Monday, 29 June 2020

Common Sandpipers contines the pits wader run

                                   Common Sandpiper on main spit
                                                Different angle
                                                    Brown Hare
                                                     Drake Teal
                                                    Fallow Deer


A very warm week at pits followed by a miserable weekend was the order of play. Last weeks returning Green Sandpiper was followed up by two Common Sandpiper midweek which were also joined by the first two returning Teal. The Teal had increased to five by the weekend. Our pair of Oystercatchers continue to come and go, they are probably confused by the drop of water levels. The high levels in spring certainly stopped their attempts to breed on the main pit. Jon recorded a Cetti's Warbler in the western willows on Sunday, first sighting since early spring.

The first LRP brood are now flying around the pits following their parents and certainly enjoying the open spaces on the islands. Whilst watching the brood early this week a group of Fallow Deer woke up on the back of the old workings. The bank behind the old workings seems to be a good area to watch the Brown Hares. I'm going to try and have a morning up there sat out of sight and watch them closely when I get chance.

Butterfly wise, the first Gatekeeper emerged and there are increasing numbers of Meadow Brown, Ringlet & Marbled White. Some freshly emerged Small Tortoiseshell & Peacocks were also recorded.

Purple Emperor emerge at Oversley Woods, Alcester

Red indicates hot spot areas for Purple Emperor this year
(Yellow route will complete a circular route)

                                           White-letter Hairstreak

His Imperial Majesty emerged at the start of last week at Oversley Woods, Alcester. The woods are very close to the town and only five minutes from the pits when there is no traffic. The Purple Emperor is the second largest butterfly in the UK, only the Swallowtail is bigger, and is restricted to just a few locations in England.

The males can not be mistaken as they have an amazing iridescent purple scheen on their wings whilst the females are more of a deep brown.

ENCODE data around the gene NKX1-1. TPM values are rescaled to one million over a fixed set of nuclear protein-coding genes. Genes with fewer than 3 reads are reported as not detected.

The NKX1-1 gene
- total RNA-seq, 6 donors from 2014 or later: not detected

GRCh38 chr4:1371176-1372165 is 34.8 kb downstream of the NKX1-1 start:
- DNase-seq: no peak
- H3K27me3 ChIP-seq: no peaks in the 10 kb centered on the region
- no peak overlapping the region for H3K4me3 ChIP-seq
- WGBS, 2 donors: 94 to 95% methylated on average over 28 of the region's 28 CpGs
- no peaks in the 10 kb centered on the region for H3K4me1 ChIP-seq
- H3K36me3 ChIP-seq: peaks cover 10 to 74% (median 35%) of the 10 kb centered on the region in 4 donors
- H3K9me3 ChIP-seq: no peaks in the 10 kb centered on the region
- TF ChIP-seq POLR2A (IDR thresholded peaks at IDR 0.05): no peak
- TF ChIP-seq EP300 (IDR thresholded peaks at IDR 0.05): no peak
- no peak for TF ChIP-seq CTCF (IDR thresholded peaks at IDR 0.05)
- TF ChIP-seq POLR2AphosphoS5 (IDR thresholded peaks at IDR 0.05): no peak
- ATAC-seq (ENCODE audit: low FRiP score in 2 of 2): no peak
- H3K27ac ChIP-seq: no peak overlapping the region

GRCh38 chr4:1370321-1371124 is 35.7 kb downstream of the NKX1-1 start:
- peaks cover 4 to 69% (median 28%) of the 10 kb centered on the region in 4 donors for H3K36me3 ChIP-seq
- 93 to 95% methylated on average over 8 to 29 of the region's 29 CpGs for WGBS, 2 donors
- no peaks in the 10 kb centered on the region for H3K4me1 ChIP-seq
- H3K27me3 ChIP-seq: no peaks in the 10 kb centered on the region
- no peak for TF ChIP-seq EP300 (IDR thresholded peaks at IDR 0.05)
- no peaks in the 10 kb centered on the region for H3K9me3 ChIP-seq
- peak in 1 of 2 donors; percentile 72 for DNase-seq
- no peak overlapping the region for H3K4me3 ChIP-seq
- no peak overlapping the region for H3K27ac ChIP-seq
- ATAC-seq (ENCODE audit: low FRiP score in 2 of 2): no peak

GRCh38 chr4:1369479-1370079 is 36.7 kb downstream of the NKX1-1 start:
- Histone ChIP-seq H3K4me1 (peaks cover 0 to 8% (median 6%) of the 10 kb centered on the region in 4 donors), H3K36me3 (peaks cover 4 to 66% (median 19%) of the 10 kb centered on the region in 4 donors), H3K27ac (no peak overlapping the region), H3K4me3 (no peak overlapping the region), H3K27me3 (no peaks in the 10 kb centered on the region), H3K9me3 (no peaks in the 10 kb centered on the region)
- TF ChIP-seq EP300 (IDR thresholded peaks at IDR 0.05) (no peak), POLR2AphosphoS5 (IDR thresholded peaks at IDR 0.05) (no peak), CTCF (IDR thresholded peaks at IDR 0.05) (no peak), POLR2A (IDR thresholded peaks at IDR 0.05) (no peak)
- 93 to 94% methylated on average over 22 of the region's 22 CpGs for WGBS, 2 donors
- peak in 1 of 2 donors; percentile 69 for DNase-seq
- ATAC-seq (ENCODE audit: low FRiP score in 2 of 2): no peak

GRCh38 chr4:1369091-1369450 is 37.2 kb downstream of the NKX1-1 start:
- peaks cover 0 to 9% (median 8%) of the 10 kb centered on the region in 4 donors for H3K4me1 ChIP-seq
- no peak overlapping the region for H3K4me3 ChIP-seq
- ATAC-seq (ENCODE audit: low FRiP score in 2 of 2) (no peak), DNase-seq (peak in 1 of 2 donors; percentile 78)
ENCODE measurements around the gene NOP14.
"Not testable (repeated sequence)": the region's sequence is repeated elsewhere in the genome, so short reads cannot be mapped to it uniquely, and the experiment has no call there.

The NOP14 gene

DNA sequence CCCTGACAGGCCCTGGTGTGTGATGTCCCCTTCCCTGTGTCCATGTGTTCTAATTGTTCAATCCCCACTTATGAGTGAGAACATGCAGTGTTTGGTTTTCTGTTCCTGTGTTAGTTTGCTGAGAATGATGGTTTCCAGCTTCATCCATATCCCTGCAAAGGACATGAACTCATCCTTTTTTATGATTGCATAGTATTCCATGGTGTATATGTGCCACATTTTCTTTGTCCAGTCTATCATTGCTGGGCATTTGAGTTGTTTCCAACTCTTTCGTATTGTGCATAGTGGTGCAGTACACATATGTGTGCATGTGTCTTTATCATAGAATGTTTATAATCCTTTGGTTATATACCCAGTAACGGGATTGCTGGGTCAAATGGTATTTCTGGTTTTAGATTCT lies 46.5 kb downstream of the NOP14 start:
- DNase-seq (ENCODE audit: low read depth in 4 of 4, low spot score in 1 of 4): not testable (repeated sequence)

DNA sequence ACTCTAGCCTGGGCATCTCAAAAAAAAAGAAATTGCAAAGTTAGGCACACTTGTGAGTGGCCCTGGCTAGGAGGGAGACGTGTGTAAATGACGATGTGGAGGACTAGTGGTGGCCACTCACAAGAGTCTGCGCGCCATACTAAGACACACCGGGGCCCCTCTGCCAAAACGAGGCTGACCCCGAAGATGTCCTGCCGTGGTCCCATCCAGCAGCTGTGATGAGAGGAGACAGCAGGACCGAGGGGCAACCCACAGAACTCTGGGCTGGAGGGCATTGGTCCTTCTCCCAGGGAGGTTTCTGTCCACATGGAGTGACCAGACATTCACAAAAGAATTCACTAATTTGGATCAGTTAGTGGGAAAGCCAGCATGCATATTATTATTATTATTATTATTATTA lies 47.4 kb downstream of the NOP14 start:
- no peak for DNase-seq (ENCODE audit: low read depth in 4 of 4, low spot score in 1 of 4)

If you plan to see one don't think they are easy to find. The species spend most of their time high in the trees and only land on the ground when they need to take on minerals.

Since posting the first pictures of this years butterflies I've had a stream of messages of where to park and walk. The Sat Nav postcode is B49 6LR, the turning is fairly hidden so slow down when appraching the postcode. The short drive way leads to two small car parks either side of the A46. The car park has a couple of large pot holes so be careful. The car park can be busy so if you see a spot grab it! The area has a history of car crime so please don't leave anything on display. The police are aware and so stop by. Nothing reported for over a month.

Once under bridge, bear right to enter the wood. The foot paths are generally good but can get a bit sticky if wet. The butterflies can be seen anywhere however I have marked on the map above the areas where they are seen most often. After a 500 yard walk you will reach the "traingle" which starts the circular route both ways. I pick my routes based on the temperature. Going straight on and over the next ride as proved very successful so far this year. There are some very tall conifers at the base of the hill and ferns on your right.

The books recommend either side of lunch but I've had some great sightings late afternoon and early evening. The temperature is probably the key, most definatley not too hot.

I've only seen one White-letter Hairstreak this year whilst the Purple Hairstreak are flying around at the top of oaks. Good luck if you are coming !

Wednesday, 24 June 2020

Silver-washed Fritillary at Oversley Woods

Whilst this wasn't the first Silver-washed Fritillary I've seen this year, it was the first that stopped to let me get some very pleasing close up shots of this stunning butterfly. We are now approaching the Purple Emperor season at Oversley and on Sunday I saw my first Purple Hairstreak. Also reported was a White-letter Hairsteak of which I hope to see many of in the coming weeks.

Green Sands & islands

                                 Main pit with plantation in background
                                                Little Ringed Plover
                                                  Common Swift
                                                 Common Darter
                                                 Marbled White


Common Swift

Great Spotted Woodpecker

A drop in the water level will helped us for the rest of the year. Passage waders have become practically non existent this year however this weekend we had a single Green Sandpiper on Saturday then two on Sunday both on the south lagoons. This takes us to 106 for year, perhaps a full 20 species behind where we are normally.

I've had a few interesting sightings in the plantation this week which have included a young family of Goldcrest & Treecreeper & I've also recorded a juvenile Greater Spotted Woodpecker & Nuthatch.